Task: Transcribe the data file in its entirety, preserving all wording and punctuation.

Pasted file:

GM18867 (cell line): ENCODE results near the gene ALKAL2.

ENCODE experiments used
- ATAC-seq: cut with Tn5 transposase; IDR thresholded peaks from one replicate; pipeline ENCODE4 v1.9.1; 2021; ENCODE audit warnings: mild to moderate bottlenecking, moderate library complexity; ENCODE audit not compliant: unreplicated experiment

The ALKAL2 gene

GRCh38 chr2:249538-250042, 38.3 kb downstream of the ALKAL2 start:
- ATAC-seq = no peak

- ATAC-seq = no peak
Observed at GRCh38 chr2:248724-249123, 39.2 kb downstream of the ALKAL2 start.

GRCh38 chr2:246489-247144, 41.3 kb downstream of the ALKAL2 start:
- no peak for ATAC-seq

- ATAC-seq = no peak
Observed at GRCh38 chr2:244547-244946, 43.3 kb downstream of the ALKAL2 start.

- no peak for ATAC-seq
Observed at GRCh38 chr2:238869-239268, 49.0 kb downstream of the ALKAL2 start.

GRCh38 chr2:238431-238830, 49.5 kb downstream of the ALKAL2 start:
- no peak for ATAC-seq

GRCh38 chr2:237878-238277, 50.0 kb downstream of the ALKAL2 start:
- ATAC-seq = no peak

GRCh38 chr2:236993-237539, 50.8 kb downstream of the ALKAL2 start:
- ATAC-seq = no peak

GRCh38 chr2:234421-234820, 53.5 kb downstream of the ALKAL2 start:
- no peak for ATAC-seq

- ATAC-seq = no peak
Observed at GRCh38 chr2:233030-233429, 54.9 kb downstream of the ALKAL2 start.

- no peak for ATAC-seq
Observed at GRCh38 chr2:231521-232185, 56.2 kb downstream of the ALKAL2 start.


GM18867 (cell line): ENCODE results near the gene ALKAL2.

ENCODE experiments used
- ATAC-seq: cut with Tn5 transposase; IDR thresholded peaks from one replicate; pipeline ENCODE4 v1.9.1; 2021; ENCODE audit warnings: mild to moderate bottlenecking, moderate library complexity; ENCODE audit not compliant: unreplicated experiment

The ALKAL2 gene

GRCh38 chr2:249538-250042, 38.3 kb downstream of the ALKAL2 start:
- ATAC-seq = no peak

- ATAC-seq = no peak
Observed at GRCh38 chr2:248724-249123, 39.2 kb downstream of the ALKAL2 start.

GRCh38 chr2:246489-247144, 41.3 kb downstream of the ALKAL2 start:
- no peak for ATAC-seq

- ATAC-seq = no peak
Observed at GRCh38 chr2:244547-244946, 43.3 kb downstream of the ALKAL2 start.

- no peak for ATAC-seq
Observed at GRCh38 chr2:238869-239268, 49.0 kb downstream of the ALKAL2 start.

GRCh38 chr2:238431-238830, 49.5 kb downstream of the ALKAL2 start:
- no peak for ATAC-seq

GRCh38 chr2:237878-238277, 50.0 kb downstream of the ALKAL2 start:
- ATAC-seq = no peak

GRCh38 chr2:236993-237539, 50.8 kb downstream of the ALKAL2 start:
- ATAC-seq = no peak

GRCh38 chr2:234421-234820, 53.5 kb downstream of the ALKAL2 start:
- no peak for ATAC-seq

- ATAC-seq = no peak
Observed at GRCh38 chr2:233030-233429, 54.9 kb downstream of the ALKAL2 start.

- no peak for ATAC-seq
Observed at GRCh38 chr2:231521-232185, 56.2 kb downstream of the ALKAL2 start.